06:12 GMT26 July 2021
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    Situation in Afghanistan (87)

    Fifteen years ago, Scandinavian NATO member states happily joined the US-led mission in Afghanistan in hope of promoting democracy and welfare in the war-torn nation. However, the international mission in Afghanistan only resulted in a sizable monetary loss and needless civilian deaths, as well as the Taliban's territorial and military gains.

    One of the main objectives of the Norwegian effort in Afghanistan was to help build a stable and democratic Afghan state. "This goal was never reached," former Foreign and Defense Minister Bjørn Tore Godal stated, according to Norwegian national broadcaster NRK. According to Godal, the Norwegian effort was primarily focused on posing as a good ally to the US and NATO in the fight against international terrorism.

    The Godal Committee evaluated the Norwegian effort in Afghanistan from 2001 to 2014 and summed its findings in a 231-page-long report titled "The Good Ally: Norway in Afghanistan From 2001 to 2014." The report was handed over to Foreign Minister Børge Brende and Defense Minister Ine Eriksen Søreide.

    Godal called the situation in Afghanistan "depressing," as militant Islamist groups still have a foothold in the country and the Taliban have become stronger than ever.

    According to Godal, the strongest impression was when he came to Kabul, supposedly the safest city in the whole of Afghanistan and discovered that he had to drive around in armored vehicles with safety vests and helmets. In contrast, international representatives could walk freely around Kabul as far back as 2003, recollected Godal.

    "Military operations undermined the foundations for economic and social development, endangered the results achieved and weakened opportunities for building a stable, functioning state on democratic basis," Godal said as quoted by the newspaper Dagbladet.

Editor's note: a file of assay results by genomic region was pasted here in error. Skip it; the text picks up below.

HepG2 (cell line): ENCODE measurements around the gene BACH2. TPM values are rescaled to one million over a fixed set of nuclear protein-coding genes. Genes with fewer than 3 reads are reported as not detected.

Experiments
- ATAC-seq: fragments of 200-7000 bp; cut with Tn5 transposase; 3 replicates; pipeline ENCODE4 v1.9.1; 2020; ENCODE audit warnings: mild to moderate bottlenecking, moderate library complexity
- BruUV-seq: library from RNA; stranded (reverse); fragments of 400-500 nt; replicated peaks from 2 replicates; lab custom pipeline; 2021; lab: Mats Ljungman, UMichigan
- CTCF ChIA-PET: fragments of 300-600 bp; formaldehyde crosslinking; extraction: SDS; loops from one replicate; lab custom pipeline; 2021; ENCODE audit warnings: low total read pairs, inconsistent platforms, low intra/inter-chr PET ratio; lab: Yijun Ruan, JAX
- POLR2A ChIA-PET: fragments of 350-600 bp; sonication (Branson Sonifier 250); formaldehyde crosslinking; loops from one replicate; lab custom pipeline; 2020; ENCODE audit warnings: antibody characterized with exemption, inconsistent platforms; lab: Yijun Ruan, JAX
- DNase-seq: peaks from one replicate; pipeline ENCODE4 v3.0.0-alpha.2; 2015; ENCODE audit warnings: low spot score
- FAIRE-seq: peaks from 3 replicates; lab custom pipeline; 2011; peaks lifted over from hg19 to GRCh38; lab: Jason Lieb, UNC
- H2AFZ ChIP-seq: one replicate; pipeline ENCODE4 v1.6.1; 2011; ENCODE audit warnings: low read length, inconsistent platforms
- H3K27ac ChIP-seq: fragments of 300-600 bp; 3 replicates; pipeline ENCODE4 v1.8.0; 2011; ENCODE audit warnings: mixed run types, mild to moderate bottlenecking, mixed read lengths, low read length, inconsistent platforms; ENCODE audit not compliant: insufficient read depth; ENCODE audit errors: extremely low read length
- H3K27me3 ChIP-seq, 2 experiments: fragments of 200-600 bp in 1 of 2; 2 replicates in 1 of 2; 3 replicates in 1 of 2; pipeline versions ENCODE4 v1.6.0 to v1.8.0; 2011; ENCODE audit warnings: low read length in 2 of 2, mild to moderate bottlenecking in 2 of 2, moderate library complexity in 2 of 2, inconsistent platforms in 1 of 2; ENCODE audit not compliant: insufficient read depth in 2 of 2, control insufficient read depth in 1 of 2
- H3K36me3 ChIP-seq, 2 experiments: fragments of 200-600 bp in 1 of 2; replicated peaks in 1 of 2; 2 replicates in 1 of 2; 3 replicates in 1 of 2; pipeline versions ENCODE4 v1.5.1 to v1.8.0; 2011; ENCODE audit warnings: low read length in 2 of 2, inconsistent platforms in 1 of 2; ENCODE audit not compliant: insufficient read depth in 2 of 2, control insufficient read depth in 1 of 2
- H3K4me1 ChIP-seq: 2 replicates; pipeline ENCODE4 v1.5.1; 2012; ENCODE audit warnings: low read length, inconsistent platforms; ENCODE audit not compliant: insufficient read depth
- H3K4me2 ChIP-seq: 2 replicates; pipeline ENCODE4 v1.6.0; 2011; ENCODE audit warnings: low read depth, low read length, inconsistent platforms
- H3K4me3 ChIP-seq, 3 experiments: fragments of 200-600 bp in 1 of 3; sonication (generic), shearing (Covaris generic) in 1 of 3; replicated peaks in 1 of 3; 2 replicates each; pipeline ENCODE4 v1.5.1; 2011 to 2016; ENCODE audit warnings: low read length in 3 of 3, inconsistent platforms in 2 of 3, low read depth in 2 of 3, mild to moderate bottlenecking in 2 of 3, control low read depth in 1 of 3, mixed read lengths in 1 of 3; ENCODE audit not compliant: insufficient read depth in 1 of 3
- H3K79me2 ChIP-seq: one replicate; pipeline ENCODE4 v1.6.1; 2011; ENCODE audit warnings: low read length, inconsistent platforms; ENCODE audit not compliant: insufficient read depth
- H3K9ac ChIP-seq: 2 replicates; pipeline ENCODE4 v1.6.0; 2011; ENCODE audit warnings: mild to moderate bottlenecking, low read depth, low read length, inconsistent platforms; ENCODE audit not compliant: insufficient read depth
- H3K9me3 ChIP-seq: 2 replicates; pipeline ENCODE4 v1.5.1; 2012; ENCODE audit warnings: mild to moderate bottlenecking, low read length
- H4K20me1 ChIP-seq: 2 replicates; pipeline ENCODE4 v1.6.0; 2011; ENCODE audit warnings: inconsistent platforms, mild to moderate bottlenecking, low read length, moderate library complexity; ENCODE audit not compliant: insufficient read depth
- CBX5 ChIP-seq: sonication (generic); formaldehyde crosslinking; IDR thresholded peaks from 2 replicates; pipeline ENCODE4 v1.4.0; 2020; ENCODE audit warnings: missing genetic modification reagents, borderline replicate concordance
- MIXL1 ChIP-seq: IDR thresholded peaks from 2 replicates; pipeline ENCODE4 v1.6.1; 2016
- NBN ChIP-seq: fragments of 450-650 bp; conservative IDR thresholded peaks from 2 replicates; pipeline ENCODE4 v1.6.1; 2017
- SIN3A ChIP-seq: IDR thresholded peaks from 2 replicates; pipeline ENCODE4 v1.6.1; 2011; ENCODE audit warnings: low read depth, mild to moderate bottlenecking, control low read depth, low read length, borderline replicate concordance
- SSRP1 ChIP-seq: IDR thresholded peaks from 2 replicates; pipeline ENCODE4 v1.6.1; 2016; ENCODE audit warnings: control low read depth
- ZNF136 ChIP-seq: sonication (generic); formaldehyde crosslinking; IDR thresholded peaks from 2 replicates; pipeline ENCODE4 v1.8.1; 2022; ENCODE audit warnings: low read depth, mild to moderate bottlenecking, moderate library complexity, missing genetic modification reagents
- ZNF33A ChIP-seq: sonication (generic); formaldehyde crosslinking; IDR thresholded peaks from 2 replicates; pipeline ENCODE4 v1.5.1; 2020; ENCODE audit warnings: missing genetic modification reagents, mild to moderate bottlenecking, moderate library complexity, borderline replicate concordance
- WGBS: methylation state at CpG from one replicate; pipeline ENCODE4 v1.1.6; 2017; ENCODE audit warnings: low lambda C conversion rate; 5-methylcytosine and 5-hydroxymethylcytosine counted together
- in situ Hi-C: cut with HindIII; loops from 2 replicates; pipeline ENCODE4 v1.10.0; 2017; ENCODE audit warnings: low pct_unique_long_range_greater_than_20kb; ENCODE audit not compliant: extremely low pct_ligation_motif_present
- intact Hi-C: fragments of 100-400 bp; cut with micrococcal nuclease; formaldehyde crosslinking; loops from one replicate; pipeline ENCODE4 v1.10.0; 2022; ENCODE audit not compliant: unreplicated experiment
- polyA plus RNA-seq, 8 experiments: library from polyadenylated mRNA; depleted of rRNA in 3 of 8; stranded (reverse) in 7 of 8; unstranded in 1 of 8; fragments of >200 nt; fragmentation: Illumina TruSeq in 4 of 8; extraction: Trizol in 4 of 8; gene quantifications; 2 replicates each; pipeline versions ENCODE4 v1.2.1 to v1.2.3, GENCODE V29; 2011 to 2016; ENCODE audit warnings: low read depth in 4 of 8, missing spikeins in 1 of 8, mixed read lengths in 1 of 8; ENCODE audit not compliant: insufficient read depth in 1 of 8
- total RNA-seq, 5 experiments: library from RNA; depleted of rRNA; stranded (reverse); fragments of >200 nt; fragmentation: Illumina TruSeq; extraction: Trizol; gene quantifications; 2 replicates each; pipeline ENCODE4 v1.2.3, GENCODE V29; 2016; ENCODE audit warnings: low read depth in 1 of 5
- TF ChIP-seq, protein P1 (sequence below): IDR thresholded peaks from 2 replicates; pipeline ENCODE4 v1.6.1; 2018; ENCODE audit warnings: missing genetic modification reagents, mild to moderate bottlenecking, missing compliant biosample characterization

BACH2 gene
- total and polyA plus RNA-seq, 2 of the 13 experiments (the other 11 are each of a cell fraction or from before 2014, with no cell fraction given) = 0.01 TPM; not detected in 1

Defense Expert Helge Lurås agreed that Norway's primary motivation was to nurture relations with the US and NATO, as Afghanistan is, strictly speaking, an American, but not a Scandinavian problem. Lurås stressed that today's Afghanistan is "completely dependent" on foreign aid, as a large part of the state budget is paid for by the West. Without the Western support, Afghanistan would crumble, he pointed out.

    "The biggest mistake made in Afghanistan was to wage war and build peace at the same time," Afghanistan Committee Secretary General Life Kjølseth said as quoted by NRK, citing a gap between Norway's expectations and Afghanistan's harsh reality.

    Between 2001 and 2014, approximately 9,000 Norwegian soldiers served in Afghanistan. The costly military operation lightened Norway's state coffers by 20 billion kroner (some 2.5 billion dollars) and resulted in the death of ten Norwegian servicemen, while at the same time leaving many seriously injured.

    "This was is a lot of money, but still no more than 0.26 percent of the total cost of the international military effort," said Godal, concluding that the contribution did not affect the country's development.

    Remarkably, the Norwegian evaluation is shared by their Danish colleagues.

    Denmark's longstanding effort in Afghanistan was, like for Norway, far from successful, associate professor at the Royal Danish Defense College Peter Viggo Jakobsen told Danish Radio.

    "Denmark went to war with exactly the same objectives, and I would say that one can give the same [poor] grade to Denmark, he said.

    Denmark has had troops in Afghanistan since 2002, contributing to the international effort up to 750 soldiers. Denmark's economic assistance for Afghanistan during the period 2002-2012 totaled in almost 4 billion kroner (600 million dollars). Additionally, an annual amount of 530 million kroner (roughly 80 million dollars) was allocated to the development effort in Afghanistan between 2013 and 2017.

    Situation in Afghanistan (87)


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